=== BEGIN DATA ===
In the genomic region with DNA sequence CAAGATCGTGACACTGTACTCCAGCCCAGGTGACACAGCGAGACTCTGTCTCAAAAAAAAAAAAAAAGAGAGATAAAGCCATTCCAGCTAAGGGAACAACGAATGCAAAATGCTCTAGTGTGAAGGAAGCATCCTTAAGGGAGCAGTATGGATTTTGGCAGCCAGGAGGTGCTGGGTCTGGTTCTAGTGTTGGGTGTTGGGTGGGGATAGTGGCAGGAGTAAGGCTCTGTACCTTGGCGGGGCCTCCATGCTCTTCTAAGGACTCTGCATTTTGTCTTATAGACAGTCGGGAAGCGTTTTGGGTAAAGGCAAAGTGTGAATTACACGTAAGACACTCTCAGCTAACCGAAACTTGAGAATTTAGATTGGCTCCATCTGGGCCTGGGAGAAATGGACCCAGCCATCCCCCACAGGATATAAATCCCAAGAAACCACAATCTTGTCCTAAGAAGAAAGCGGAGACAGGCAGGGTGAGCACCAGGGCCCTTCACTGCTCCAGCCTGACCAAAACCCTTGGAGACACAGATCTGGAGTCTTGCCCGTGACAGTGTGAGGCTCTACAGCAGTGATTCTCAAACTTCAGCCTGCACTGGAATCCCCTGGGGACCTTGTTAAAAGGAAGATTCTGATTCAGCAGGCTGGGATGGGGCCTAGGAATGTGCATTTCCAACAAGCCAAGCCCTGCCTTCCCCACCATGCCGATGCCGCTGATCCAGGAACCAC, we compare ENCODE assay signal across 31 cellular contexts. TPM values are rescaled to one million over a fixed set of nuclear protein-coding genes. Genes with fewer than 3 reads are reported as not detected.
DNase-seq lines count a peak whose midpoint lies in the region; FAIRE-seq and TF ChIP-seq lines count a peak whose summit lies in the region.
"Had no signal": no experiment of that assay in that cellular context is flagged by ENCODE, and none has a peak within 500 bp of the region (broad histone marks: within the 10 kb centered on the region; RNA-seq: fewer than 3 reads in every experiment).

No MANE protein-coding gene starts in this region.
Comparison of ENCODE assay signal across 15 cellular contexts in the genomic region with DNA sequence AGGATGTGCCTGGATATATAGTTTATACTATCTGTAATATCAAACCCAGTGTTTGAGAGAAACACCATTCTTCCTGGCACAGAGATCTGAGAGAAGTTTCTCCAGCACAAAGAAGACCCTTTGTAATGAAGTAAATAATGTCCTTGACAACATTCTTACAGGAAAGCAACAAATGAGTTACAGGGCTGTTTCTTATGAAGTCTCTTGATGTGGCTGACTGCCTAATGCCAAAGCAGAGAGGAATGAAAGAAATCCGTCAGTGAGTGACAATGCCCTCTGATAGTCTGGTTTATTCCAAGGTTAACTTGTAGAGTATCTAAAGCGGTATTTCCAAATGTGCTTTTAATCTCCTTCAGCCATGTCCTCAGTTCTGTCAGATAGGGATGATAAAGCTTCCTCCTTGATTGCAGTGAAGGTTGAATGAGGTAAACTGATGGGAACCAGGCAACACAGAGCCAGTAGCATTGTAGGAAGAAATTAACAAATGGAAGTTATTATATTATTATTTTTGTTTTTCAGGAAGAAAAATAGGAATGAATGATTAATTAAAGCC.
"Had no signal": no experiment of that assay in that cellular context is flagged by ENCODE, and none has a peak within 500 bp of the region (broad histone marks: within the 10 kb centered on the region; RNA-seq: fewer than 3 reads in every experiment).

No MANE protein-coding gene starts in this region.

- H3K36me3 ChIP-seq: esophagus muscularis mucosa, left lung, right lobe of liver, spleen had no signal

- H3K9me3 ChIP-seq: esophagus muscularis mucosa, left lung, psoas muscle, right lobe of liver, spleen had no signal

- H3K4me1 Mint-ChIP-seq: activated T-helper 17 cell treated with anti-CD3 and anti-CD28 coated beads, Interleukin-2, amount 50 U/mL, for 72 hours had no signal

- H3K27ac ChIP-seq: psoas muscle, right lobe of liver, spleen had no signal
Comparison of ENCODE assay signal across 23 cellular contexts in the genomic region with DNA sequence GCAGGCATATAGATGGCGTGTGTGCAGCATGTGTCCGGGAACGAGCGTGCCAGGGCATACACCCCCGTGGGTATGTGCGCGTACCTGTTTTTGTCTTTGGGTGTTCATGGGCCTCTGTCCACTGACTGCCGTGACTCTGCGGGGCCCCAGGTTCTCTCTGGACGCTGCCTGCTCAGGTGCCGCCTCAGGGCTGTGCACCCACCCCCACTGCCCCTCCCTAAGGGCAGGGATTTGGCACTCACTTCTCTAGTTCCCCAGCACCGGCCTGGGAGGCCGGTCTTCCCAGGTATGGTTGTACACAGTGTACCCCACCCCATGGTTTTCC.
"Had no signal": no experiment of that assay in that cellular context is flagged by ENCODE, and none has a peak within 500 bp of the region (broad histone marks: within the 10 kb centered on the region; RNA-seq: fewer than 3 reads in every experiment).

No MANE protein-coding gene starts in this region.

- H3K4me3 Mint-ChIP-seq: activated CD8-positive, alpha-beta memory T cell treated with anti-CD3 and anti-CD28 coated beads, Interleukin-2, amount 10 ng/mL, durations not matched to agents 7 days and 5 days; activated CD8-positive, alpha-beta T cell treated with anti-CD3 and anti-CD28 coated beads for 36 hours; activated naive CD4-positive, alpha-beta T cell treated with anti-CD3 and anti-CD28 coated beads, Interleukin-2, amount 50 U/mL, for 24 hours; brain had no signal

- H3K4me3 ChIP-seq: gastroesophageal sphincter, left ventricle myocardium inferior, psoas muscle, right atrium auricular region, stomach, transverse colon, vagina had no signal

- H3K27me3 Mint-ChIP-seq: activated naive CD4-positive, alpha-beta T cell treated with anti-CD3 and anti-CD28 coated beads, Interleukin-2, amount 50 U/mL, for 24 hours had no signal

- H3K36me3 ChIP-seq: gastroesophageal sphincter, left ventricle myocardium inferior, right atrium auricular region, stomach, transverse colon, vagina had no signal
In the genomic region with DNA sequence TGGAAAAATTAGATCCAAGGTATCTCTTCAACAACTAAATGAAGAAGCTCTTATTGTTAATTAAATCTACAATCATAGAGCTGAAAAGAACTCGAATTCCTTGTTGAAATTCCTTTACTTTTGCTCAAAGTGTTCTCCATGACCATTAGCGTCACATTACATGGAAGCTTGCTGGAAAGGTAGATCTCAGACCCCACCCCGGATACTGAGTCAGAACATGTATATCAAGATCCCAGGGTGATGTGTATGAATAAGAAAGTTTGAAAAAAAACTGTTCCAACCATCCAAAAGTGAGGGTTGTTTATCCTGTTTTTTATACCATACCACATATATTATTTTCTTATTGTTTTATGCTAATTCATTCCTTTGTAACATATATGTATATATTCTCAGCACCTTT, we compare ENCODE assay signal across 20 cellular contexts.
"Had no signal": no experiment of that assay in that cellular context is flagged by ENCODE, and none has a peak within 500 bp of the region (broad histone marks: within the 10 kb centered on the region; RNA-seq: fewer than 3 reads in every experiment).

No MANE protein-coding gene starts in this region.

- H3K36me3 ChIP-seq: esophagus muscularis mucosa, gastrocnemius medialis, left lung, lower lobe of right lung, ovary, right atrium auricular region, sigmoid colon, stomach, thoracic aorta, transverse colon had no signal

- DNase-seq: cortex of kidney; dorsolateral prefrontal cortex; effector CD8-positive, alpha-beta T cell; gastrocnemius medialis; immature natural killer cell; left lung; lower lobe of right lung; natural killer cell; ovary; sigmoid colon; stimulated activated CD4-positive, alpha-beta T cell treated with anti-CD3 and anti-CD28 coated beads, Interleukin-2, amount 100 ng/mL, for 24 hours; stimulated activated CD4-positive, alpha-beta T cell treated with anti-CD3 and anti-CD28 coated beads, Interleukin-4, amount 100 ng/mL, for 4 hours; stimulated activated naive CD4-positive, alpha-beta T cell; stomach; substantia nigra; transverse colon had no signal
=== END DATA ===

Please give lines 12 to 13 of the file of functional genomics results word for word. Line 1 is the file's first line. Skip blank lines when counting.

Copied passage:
Comparison of ENCODE assay signal across 23 cellular contexts in the genomic region with DNA sequence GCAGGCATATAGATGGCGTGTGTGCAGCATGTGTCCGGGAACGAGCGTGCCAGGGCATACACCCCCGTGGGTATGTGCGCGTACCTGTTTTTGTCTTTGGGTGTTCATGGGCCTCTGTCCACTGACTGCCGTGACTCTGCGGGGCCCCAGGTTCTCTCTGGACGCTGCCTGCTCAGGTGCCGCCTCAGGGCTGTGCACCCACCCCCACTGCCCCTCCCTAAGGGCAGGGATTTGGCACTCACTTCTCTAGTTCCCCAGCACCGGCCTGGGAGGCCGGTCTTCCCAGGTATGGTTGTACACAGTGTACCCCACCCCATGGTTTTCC.
"Had no signal": no experiment of that assay in that cellular context is flagged by ENCODE, and none has a peak within 500 bp of the region (broad histone marks: within the 10 kb centered on the region; RNA-seq: fewer than 3 reads in every experiment).